They Are Taking Down The Tree – prose by Paul Vincent Cannon

Last week at dVerse we were invited to write a 144 word prose piece based on a line from a Jane Kenyon poem. But I was also struck by the title of said poem – Taking Down The Tree – and I have used that for a further 144 word prose piece.



“Trees are the earth’s endless effort to speak to the listening heaven.”  Rabindranath Tagore

They Are Taking Down The Tree

The city workers come with steel teeth to eat our tree. It’s only mid-morn, and yet a darkness pervades the space before us, just as it must have done for anyone attending a public execution in the past. Powerless, we voice our dismay, but shields, batons and spray are on hand to hold our anger at bay. No presumption of innocence, no defence asked, guilty as charged! We’ve decided, says the Suit, policy obscure, too much mess, inconvenience, it’s old, it must go. And the workers laconically quote Nuremberg while wiping their hands. Powerless we watch as the teeth awaken with a roar, eager to chew and tear. They are taking down the tree. Piece by piece, a clinical kill. And as the final cut  is made, I’m powerless, rasping, struggling to breathe. They’ve cut my lungs across the street, across this darkening world.

©Paul Vincent Cannon



Filed under environment, Free Verse, life, poem, quote, relationship

39 responses to “They Are Taking Down The Tree – prose by Paul Vincent Cannon

  1. This is a wonderful write! I really like the way you have woven public excutions and trees along with Nuremberg … it is old, it must go!

    Liked by 4 people

  2. Ahhh this is heartbreaking Paul..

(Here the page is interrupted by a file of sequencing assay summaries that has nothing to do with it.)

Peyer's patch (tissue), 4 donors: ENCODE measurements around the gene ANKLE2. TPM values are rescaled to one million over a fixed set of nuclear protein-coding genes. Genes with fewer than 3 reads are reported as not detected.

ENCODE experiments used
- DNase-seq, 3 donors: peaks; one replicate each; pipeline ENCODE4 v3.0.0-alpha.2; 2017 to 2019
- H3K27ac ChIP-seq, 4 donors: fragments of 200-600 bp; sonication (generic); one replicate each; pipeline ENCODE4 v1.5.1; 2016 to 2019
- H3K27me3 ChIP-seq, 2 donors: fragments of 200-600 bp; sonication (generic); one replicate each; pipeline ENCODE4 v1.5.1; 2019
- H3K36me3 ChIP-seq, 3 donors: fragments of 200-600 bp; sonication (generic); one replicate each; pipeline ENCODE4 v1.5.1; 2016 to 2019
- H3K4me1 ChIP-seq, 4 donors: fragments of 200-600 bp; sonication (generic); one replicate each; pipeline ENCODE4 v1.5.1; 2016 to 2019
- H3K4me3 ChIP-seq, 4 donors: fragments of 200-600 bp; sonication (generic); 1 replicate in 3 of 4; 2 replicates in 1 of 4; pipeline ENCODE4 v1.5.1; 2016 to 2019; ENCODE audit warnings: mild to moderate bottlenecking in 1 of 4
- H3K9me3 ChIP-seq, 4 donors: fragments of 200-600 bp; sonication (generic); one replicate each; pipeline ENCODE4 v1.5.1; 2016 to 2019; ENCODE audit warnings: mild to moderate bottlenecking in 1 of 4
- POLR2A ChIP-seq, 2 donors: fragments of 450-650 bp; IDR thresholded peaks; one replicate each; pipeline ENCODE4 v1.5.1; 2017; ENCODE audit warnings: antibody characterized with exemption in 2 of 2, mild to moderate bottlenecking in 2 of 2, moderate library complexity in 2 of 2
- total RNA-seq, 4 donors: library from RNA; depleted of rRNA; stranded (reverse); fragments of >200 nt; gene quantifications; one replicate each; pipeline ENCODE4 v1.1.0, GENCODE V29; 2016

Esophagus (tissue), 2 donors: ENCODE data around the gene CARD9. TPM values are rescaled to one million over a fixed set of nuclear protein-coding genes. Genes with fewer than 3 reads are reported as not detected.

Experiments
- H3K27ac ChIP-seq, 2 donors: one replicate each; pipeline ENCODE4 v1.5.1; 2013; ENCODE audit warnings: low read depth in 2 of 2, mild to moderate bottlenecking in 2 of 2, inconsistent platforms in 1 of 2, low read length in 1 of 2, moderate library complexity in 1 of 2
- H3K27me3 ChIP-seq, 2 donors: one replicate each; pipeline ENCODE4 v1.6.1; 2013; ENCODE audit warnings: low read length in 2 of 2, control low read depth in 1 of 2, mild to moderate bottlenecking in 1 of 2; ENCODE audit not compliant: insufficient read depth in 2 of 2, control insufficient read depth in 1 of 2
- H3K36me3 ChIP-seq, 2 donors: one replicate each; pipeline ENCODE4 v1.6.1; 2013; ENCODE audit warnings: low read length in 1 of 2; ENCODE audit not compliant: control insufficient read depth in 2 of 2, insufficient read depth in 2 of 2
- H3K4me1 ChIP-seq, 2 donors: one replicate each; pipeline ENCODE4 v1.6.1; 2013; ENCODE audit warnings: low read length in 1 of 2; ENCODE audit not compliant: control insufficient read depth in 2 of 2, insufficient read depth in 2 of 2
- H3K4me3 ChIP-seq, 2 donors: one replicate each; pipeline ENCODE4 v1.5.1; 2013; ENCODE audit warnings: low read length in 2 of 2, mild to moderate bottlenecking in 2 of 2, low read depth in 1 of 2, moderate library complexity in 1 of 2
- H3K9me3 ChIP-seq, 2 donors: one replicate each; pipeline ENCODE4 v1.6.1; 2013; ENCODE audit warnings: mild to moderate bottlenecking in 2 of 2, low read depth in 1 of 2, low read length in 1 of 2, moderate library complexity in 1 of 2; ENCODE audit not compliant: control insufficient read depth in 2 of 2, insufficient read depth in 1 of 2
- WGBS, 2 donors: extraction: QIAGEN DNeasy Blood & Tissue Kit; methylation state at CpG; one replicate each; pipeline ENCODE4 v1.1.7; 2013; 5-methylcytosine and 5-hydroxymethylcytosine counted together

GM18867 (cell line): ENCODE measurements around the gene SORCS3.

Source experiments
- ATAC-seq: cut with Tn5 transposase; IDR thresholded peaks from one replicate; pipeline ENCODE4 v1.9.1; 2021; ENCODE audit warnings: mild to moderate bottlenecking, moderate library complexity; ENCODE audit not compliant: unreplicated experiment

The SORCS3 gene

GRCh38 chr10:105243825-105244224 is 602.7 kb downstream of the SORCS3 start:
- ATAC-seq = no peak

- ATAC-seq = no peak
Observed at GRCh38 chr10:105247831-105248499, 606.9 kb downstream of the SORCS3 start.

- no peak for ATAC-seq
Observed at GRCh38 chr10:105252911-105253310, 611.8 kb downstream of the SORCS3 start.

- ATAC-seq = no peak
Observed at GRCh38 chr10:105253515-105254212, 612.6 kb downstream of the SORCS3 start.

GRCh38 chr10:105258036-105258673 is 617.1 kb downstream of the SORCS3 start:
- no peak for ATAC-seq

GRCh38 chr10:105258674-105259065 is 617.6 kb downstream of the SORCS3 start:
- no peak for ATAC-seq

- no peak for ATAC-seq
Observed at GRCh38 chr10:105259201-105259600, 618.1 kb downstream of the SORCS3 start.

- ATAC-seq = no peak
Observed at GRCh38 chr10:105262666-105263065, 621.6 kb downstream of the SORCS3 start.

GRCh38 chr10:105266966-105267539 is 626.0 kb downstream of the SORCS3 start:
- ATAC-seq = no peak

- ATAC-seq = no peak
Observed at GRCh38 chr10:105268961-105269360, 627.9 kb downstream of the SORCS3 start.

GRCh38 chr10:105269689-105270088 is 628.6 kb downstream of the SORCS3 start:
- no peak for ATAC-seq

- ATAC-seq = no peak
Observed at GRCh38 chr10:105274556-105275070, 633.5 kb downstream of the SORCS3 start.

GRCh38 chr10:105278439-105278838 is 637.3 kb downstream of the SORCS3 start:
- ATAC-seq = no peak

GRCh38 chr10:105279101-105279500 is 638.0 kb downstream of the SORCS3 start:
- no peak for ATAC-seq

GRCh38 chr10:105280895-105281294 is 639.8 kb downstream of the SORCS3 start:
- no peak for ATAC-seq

Liked by 3 people

  3. The powerlessness! Bylaws have changed here – it is much harder to cut down trees without justification.

    Liked by 2 people

  4. Arbitrary seems to have a lot of future these days. I think it was Tocqueville who saw the emerging bureaucracy as a potential form of tyranny…

    Liked by 3 people

  5. Powerful words to describe one of our main problems.

    Liked by 3 people

  6. Very heartbreaking, Paul! They stand still over centuries, and saw so many things. Now we kill them. Best wishes for a beautiful weekend! Michael

    Liked by 2 people

  7. What a heartbreaking and profound piece!

    Liked by 3 people

  8. We don’t need any more parking lots just ask Joni Mitchell when she is in that Big Yellow Taxi.

    Liked by 3 people

  9. too many are executed for no reason .. great emotional plea!

    Liked by 3 people

  10. I’m particularly struck by this post because I live just a couple of counties over from where Jane Kenyon and her husband Donald Hall lived in New Hampshire. And every time I travel anywhere in this part of the state, I’m seeing great swathes of trees being destroyed to make room for car washes, storage units, and convenience stores that we don’t need. It’s HORRIBLE!!

    Liked by 2 people

  11. lync56

    Wow that is very very powerful – you must do more of this – as well as your other poems


    Liked by 3 people

  12. Profound piece indeed, really interesting and nd thanks for sharing. Have a great day.

    Liked by 3 people

  13. This post broke my heart. I live in a subdivision that preserved many of the trees when it was built. Now the trees are old and tall and stately. There’s a little patch of woods outside my writing window. New neighbors moved in and decided to ‘clear out’ the trees on their new property. I could understand cutting the ones close to the house as they could do damage if they fell. But they went on to cut the ones in the wooded area far from their house. I cried all day hearing those saws. How can someone cut down a healthy tree?

    Liked by 2 people

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